Ms Allette worked in a nursing home that provides residential care for people with dementia. In December 2020, staff were encouraged to have their Covid-19 vaccinations to protect their staff and residents. By the middle of January 2021, the nursing home changed their approach and required that staff had to be vaccinated to continue their employment. There had been a Covid-19 outbreak in the nursing home which resulted in the deaths of multiple residents. There was nothing in Ms Allette’s contract of employment that required her to be vaccinated nor was there anything in the nursing homes disciplinary procedure about the termination of employment due to the refusal to get the vaccine.
By the middle of January 2021, it was now made mandatory for staff in the nursing home to be vaccinated, and there was a risk of disciplinary action if she refused to get vaccinated. Ms Allette did not want to be vaccinated as she was concerned over the safety of the vaccine. She was dismissed from the workplace for gross misconduct at the start of February 2021. Her Rastafarian beliefs include being opposed to any form of non-natural medication was reason for her refusal. Her appeal against the dismissal was unsuccessful.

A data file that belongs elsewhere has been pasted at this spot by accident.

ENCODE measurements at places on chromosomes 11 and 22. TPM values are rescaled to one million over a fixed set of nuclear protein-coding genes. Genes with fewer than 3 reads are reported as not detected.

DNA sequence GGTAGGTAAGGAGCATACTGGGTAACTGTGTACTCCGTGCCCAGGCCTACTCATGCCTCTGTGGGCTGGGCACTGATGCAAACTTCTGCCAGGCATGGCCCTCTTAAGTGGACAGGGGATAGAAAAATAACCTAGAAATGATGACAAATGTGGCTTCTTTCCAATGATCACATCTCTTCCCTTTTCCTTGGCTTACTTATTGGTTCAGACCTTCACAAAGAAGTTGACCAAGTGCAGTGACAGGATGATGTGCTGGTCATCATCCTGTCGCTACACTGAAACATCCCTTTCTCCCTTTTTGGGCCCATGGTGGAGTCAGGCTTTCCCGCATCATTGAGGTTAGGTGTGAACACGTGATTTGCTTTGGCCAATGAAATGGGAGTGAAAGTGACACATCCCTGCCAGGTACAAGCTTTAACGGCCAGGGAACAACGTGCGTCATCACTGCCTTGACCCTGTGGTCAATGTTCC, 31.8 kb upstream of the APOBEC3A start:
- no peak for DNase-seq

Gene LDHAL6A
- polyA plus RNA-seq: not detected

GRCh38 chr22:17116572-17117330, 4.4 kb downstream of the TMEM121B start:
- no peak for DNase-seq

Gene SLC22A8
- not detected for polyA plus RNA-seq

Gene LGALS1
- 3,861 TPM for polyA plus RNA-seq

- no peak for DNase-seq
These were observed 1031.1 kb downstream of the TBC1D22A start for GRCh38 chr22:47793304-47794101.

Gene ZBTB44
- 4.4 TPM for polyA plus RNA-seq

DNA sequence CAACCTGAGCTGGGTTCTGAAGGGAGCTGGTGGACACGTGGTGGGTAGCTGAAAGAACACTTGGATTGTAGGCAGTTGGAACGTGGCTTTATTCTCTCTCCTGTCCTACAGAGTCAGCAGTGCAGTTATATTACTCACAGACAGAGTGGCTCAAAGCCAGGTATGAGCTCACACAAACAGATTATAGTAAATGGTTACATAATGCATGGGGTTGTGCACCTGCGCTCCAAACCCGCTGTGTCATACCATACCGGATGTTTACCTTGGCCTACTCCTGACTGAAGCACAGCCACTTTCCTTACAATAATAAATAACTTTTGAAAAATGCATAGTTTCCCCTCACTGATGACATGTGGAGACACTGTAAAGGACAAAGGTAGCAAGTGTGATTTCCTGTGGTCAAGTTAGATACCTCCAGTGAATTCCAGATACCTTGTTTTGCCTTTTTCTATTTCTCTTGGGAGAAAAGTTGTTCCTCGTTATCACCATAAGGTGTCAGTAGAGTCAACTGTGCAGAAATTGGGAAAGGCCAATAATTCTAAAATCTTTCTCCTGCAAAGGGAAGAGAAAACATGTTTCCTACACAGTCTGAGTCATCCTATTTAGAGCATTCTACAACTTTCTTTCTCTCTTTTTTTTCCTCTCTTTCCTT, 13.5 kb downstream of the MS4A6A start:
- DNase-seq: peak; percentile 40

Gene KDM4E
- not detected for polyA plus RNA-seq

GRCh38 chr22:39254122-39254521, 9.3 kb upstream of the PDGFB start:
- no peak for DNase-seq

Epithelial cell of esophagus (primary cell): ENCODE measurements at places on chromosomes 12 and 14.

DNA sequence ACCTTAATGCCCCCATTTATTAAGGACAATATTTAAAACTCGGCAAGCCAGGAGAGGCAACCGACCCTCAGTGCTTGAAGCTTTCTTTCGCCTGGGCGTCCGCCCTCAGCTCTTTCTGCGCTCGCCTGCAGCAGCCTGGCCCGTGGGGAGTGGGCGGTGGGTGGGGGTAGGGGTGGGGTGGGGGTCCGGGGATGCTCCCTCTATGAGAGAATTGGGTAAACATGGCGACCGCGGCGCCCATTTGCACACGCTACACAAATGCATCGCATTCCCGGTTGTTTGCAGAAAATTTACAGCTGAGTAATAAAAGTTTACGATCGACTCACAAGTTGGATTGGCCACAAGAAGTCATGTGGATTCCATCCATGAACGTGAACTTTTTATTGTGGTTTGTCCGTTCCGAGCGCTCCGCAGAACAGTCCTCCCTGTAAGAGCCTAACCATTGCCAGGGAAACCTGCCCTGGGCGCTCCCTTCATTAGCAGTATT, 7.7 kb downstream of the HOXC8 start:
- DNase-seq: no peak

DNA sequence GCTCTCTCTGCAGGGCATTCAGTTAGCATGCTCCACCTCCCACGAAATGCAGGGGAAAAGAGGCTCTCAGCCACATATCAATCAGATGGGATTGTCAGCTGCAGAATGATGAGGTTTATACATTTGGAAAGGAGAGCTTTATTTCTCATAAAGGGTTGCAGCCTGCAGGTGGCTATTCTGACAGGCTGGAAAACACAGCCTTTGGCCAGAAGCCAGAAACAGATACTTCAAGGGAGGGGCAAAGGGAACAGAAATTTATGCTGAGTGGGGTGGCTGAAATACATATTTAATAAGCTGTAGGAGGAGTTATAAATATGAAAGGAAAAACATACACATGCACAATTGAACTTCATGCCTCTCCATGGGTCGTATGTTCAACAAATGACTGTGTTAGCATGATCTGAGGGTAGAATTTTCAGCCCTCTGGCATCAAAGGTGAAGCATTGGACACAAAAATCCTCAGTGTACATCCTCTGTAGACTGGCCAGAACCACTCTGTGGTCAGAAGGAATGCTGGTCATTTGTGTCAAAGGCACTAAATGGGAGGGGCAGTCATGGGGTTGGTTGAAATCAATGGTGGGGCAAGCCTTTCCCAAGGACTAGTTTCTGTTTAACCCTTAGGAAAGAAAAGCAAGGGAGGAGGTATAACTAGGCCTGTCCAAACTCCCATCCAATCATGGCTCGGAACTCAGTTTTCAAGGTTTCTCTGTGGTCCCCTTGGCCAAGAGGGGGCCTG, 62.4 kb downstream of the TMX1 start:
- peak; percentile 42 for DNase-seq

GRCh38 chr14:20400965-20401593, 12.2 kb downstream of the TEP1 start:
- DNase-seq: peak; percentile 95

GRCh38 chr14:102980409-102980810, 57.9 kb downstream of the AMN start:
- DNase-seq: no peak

Tribunal Claim


Ms Allette brought claims to the employment tribunal (ET) that her dismissal was unfair due to the right to respect her private life under the European Convention on Human Rights. She also argued that the dismissal was wrongful as it was in breach of the contract.


Employment Tribunal Decision


In relation to Ms Allette’s unfair dismissal claim the ET acknowledged that the employer could have:
• Given her more opportunities to change her mind
• Placed her on unpaid or paid leave
• Sought further scientific information or material to persuade her that the vaccine was safe and necessary.
The tribunal refused to conclude that no employer would have responded the same as the care home did in the circumstances of this case.


They accepted that the nursing home cannot be in direct breach of Act.8 (on the right to respect for private life) of the European Convention on Human Rights because it is not a public authority. The tribunal went on to conclude that the employer's interference in Ms Allette's private life was justified in this case. The tribunal had to consider the balance between her right to a private life and this small employer's legal and moral obligation to protect its vulnerable residents.
When rejecting Ms Allette’s wrongful dismissal claim the ET accepted that the rights of the residents, staff members and visitors outweighed the impact that the requirement to be vaccinated had on Ms Allette.


In relation to her wrongful dismissal claim the ET accepted that there was nothing in her contract that required her to have the vaccine. However, the ET accepted that the nursing homes instructions to their employees that you had to be vaccinated to remain employed was within reason due to the:
• state of the COVID-19 pandemic nationally at that time
• consequences of the care home's outbreak
• advice on the virus and vaccination from public health authorities in England.